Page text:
Under The Rose
The Albion Band
Spindrift Records (Making Waves) SPIN 110 (LP, UK, 1984)
Recorded and mixed at Millstream Studios, Cheltenham, 1984
Engineered by Mick Dolan
Produced by The Albion Band
and Mick Dolan
Illustrated by D & L Potter
Album cover by Phil Smee at Waldo's Design
An Albino Project
Cathy Lesurf - vocals
Phil Beer - vocals, acoustic guitar, electric guitar, fiddle, mandolin
Trevor Foster - drums
Ashley Hutchings - vocals, bass guitar
Doug Morter - electric guitar
With special guest
- synthesisers, alto saxophone
The allusion to under the rose goes back to classical times. The
Romans adopted the Egyptian sun-god Horus as part of a cult of Isis and Serapis that reached them through Greece. The Greeks
had taken him over as Horus the child (whose name in Egyptian was her-pa-khrad), Greeking his name to Harpocrates.
The Egyptian hieroglyph for a child was a seated boy sucking his finger; the Greeks thought this showed him with his finger
to his lips and so made him the god of silence and secrecy.
He became popular among Romans once the cult had been officially sanctioned
during the reign of Caligula in the first century AD. There's a famous story from those times in which Cupid - the Roman god
of love - was said to have given a rose to Harpocrates as a little thank-you bribe for not letting on what his mother Venus,
the goddess of sensual love, was up to (very filial, that).
So the rose became the symbol of confidentiality in the classical Roman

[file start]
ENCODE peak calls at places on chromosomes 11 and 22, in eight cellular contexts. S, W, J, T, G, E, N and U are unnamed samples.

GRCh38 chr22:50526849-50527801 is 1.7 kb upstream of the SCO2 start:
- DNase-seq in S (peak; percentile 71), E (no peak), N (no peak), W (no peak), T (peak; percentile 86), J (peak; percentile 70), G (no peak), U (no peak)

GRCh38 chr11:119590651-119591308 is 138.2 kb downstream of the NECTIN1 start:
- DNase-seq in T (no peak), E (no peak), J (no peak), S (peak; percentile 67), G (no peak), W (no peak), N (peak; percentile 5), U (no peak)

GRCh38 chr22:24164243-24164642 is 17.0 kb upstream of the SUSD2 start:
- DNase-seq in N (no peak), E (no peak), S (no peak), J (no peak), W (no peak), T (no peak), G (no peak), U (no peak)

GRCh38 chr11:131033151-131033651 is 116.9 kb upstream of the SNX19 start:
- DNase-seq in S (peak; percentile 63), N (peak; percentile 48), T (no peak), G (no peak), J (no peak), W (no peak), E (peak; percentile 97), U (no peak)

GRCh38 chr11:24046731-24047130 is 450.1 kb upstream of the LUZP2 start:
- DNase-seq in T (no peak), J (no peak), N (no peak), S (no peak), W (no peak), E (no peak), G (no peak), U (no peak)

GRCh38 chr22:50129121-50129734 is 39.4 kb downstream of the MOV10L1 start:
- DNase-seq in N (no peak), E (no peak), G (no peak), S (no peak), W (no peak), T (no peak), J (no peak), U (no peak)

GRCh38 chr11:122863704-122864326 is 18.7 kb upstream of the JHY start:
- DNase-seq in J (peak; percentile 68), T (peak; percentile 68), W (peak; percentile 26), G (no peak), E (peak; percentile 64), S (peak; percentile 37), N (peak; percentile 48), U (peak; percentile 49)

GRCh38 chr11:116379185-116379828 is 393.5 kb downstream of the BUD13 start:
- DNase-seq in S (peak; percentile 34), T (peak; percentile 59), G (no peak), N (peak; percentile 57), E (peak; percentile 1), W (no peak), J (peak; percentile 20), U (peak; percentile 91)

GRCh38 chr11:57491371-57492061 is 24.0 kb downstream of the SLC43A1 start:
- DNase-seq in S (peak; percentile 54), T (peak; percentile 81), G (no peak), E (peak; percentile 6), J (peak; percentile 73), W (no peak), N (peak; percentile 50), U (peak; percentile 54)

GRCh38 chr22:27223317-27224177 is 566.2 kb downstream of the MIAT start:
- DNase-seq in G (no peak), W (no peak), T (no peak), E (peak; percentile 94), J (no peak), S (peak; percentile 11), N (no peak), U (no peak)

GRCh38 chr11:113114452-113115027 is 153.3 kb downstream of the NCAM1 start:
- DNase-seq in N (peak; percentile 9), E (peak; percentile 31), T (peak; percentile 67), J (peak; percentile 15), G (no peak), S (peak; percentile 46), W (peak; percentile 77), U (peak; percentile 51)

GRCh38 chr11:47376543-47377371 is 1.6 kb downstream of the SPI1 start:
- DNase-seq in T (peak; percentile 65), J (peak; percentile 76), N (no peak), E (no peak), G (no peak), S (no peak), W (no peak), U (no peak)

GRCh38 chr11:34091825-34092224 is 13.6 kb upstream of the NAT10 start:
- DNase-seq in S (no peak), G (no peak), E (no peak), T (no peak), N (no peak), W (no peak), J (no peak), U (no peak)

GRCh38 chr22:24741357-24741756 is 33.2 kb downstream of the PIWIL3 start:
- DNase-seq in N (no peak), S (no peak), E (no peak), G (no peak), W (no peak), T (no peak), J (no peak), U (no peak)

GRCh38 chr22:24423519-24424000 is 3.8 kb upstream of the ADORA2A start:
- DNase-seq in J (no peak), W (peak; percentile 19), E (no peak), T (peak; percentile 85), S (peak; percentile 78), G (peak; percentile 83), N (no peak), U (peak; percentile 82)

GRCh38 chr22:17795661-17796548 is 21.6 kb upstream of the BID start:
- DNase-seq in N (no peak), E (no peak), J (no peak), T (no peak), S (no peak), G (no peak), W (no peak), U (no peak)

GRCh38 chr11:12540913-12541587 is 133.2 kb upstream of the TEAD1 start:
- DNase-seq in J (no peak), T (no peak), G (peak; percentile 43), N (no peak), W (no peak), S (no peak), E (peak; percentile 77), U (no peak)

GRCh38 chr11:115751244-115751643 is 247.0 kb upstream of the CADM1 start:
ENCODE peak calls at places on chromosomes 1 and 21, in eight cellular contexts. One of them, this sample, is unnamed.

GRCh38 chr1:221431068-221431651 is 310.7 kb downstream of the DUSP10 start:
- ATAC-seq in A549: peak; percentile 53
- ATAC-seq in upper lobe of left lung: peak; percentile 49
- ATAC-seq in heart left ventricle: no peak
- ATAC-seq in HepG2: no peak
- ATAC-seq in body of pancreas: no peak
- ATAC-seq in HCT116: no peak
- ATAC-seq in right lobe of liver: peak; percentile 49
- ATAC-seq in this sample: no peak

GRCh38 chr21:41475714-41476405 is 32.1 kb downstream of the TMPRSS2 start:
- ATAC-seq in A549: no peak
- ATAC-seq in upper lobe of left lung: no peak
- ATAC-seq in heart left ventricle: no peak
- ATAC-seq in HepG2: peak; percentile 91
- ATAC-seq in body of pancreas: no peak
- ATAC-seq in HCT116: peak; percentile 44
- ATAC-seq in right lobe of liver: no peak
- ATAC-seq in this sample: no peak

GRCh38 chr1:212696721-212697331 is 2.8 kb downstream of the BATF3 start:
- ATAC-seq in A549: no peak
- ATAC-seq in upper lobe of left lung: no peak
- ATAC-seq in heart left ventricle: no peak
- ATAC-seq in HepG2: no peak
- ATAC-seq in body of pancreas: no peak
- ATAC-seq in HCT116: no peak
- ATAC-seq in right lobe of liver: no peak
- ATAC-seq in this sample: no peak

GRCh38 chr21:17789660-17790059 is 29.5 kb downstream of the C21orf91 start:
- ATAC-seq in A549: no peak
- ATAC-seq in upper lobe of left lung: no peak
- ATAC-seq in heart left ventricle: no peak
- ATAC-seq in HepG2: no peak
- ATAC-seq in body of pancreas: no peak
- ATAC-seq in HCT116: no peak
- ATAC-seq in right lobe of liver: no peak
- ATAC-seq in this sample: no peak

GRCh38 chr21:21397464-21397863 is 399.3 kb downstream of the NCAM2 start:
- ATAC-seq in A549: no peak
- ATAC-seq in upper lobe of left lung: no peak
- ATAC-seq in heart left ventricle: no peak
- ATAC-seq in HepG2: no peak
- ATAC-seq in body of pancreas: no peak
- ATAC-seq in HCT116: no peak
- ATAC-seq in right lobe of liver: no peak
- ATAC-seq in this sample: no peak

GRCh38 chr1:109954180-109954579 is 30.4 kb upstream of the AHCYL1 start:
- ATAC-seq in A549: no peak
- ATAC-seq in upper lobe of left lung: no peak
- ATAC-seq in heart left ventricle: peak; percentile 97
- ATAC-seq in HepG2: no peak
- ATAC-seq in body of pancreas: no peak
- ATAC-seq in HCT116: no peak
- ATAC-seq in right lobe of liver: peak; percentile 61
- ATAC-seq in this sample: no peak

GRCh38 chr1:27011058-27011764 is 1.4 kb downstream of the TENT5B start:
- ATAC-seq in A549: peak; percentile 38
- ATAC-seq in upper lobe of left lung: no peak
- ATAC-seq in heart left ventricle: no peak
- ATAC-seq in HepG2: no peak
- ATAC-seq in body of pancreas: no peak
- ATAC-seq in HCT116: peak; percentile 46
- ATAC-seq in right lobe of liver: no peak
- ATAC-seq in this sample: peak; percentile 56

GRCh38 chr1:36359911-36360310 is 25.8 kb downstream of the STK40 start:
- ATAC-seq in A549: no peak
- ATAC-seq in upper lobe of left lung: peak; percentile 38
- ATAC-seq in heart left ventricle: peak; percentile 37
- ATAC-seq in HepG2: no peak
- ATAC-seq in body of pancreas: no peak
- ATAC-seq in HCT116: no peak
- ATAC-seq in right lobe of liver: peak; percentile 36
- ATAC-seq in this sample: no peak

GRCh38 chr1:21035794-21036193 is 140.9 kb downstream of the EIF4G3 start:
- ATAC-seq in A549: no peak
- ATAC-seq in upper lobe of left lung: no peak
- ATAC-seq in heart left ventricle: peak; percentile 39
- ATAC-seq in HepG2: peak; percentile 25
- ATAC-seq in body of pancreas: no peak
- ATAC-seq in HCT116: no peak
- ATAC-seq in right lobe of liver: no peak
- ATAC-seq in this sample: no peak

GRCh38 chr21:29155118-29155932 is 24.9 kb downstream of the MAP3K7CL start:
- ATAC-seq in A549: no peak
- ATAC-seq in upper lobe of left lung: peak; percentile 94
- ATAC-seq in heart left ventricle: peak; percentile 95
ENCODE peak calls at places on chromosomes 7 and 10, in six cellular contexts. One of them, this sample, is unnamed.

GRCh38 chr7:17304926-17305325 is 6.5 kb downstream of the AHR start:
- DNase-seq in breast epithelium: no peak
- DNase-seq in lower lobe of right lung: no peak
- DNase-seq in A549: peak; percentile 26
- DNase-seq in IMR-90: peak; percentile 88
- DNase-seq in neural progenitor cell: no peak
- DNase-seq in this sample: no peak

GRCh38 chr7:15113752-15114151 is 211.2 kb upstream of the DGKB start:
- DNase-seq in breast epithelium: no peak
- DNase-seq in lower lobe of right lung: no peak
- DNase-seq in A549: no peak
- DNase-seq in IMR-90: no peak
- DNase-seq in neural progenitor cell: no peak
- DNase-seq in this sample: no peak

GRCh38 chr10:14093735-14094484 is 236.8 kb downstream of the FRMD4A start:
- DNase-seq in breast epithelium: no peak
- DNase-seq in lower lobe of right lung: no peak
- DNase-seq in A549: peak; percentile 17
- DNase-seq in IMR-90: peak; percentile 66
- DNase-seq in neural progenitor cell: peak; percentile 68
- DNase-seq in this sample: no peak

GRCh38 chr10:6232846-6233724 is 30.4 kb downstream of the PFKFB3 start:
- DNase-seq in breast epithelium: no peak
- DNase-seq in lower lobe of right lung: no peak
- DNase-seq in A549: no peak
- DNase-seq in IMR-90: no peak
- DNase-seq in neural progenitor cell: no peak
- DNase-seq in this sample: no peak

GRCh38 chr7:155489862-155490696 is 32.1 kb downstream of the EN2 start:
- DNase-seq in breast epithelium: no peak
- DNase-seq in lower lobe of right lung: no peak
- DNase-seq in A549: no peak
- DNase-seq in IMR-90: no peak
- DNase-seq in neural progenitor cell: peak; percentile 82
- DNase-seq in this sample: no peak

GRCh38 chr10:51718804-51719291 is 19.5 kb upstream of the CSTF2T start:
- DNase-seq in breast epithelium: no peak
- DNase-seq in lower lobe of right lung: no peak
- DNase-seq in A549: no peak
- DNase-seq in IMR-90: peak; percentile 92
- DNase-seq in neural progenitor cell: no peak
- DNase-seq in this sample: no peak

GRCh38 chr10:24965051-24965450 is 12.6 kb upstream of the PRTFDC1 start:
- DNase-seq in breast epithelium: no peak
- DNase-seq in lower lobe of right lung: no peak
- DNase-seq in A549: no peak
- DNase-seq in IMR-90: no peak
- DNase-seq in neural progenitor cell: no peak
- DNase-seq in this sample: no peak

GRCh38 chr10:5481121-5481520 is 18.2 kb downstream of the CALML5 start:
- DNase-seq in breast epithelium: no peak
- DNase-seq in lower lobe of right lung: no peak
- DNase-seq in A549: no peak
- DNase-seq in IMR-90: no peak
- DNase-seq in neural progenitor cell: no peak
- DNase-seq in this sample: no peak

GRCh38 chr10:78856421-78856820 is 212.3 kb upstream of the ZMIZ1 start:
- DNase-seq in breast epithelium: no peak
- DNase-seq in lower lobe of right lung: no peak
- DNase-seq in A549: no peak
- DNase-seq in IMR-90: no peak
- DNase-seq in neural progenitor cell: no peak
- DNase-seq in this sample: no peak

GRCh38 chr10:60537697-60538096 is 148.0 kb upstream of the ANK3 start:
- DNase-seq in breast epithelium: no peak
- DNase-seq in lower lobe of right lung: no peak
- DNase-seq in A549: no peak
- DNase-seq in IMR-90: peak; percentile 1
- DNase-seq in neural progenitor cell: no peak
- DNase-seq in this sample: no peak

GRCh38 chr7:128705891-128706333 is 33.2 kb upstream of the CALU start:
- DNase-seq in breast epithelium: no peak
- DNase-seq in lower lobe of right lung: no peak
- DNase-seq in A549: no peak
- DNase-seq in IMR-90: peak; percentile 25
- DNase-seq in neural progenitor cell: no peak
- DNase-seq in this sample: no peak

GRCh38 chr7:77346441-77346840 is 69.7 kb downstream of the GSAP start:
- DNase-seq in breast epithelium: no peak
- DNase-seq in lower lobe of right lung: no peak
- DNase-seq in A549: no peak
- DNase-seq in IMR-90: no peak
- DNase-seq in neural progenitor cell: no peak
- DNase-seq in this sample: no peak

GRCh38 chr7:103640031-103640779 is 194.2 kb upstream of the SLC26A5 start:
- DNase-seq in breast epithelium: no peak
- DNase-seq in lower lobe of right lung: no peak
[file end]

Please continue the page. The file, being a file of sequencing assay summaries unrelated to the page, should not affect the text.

world. The ceilings of Roman dining rooms were decorated with roses to remind guests that what was said there under the influence
of wine (sub vino) was also sub rosa, under the rose, privileged and not to be made public.
The symbol of the rose was well-known throughout the post-classical period
and is recorded in particular in old German writings, which is how it may have got into English. The first use of the English
translation of the phrase occurs in the State Papers of Henry VIII in 1546 (though the writer had to explain what it meant).
The rose was used in medieval times and later much as the Romans did, and at one time appeared as a symbol in the confessional.
The tag in Latin or English is still to be heard, especially among people who prize confidentiality.
the sleeve notes
There are a number of ghosts who inhabit the songs on this album. In no particular order of appearance the include: John
Donne (Heart), William Shakespeare (Tomorrow, Dancing under the Rose, and more), Eugene O'Neill
(Tomorrow), Jackson Browne and George Eliot (Words), and Dave Whetstone (everything).
1. Tomorrow And Tomorrow And Tomorrow
4. Woodlands Of England
6. Dancing Under The Road
8. Sailors Rest Hornpipe / The Shipwreck
Tracks 1-2, 4-5, 8b Ashley Hutchings, Dave Whetstone (Albino Music)
Tracks 3, 7 Cathy Lesurf (Pukka Music)
6 Ashley Hutchings (Albino Music)
Track 8a Phil Beer (Rola Music)